In addition to Gordon Hayward (left ankle) who has been out all season, joining him on the inactive list tonight are Jaylen Brown (NBA concussion protocol); Kyrie Irving (left knee soreness); Marcus Smart (right thumb sprain) and Daniel Theis (out for season after left knee meniscal tear surgery).

Only Irving and Brown are expected to return in the near future. Theis had his season-ending surgery last week, the Celtics continue to insist Hayward won't play this season and Smart has a shot at returning at some point in the playoffs as early as the latter stages of the first round or early in the second.


Celtics-Thunder preview: Balancing rest and rhythm

USA TODAY Sports Photo

Celtics-Thunder preview: Balancing rest and rhythm

BOSTON – With the NBA playoffs looming, this is a tricky time of year for most of the league’s playoff-bound teams. 

Both players and coaches want to head into the postseason well-rested. 

But they also want to be in a good playing rhythm.

MORE - OKC not taking shorthanded C's for granted

Injuries have forced the Boston Celtics to sit some players who are likely to be able to play (and well-rested) when the playoffs.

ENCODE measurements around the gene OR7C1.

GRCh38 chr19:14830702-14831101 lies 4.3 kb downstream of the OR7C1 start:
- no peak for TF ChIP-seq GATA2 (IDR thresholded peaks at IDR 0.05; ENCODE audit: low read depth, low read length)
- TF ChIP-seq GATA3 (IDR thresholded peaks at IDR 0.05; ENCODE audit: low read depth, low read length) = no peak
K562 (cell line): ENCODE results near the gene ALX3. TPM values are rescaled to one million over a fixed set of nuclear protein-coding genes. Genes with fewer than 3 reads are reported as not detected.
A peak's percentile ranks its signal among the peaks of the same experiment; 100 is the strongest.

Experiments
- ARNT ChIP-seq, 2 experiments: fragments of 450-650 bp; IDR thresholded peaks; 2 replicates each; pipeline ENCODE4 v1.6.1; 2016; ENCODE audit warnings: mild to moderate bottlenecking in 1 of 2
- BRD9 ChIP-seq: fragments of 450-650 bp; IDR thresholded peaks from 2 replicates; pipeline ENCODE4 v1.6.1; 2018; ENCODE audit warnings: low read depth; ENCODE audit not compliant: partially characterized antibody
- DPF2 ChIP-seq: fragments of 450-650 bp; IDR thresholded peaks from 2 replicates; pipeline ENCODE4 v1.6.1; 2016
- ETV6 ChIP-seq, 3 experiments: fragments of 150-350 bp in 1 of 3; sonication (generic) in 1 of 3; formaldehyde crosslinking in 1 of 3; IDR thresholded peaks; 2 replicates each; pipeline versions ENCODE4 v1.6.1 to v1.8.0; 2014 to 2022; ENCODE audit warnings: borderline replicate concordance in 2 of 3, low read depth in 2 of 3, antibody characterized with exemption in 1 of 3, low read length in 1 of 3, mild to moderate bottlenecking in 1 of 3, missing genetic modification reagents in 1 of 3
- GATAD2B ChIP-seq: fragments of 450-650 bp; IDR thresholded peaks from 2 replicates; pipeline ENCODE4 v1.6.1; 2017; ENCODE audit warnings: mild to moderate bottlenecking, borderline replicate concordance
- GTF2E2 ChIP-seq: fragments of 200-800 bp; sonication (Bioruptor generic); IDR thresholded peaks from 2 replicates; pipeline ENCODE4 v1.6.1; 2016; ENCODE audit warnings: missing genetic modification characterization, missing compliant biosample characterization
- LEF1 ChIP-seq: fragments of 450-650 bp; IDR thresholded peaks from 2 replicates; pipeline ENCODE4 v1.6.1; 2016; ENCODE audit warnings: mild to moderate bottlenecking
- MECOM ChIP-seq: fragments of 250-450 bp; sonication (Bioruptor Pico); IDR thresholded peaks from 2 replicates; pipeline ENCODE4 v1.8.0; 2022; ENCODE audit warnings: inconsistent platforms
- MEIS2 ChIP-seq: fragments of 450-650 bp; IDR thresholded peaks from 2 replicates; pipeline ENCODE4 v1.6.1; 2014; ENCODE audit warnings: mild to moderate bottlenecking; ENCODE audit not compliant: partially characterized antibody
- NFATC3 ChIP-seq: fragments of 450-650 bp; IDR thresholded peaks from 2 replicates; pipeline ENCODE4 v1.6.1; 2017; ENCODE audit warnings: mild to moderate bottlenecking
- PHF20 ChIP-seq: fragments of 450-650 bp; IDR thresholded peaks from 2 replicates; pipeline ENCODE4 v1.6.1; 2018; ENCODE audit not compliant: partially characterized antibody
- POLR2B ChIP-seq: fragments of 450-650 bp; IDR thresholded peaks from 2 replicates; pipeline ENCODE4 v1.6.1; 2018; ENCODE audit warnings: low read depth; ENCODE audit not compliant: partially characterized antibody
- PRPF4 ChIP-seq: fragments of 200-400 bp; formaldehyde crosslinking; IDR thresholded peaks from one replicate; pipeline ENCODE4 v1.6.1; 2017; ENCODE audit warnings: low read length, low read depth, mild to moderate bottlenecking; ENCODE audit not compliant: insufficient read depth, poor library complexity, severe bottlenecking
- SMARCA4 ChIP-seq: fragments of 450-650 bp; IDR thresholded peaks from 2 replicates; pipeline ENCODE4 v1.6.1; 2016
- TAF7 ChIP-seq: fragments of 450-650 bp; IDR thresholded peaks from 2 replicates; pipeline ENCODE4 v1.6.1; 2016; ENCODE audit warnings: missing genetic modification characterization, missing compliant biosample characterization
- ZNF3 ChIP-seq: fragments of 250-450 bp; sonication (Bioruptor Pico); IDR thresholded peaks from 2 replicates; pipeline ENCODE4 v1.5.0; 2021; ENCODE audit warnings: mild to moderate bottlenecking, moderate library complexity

And tonight’s foe, the Oklahoma City Thunder, are in a similar situation as well. 

“It's something you're walking a tightrope on all the time, where a guy is really rested but you've taken him out of rhythm,” said Thunder head coach Billy Donovan. “The biggest thing is, there's gotta be communication between the players and the medical staff, coaches, of where guys are, what they need.

Donovan added, “I think rest this time of year would help any player, but there's a balance between maybe getting too much rest and maybe getting out of rhythm. The players are always walking that line during the course of the year, because you kind of get into a rhythm of playing every other day, you get into that, and then there's a back to back here or there, and you get three games in four nights, but yeah. You try to best as you can with your players, help them balance that the best they can.”

Thunder guard Russell Westbrook can see how some players might need to strike a balance between getting enough rest late in the season while maintaining a good playing rhythm.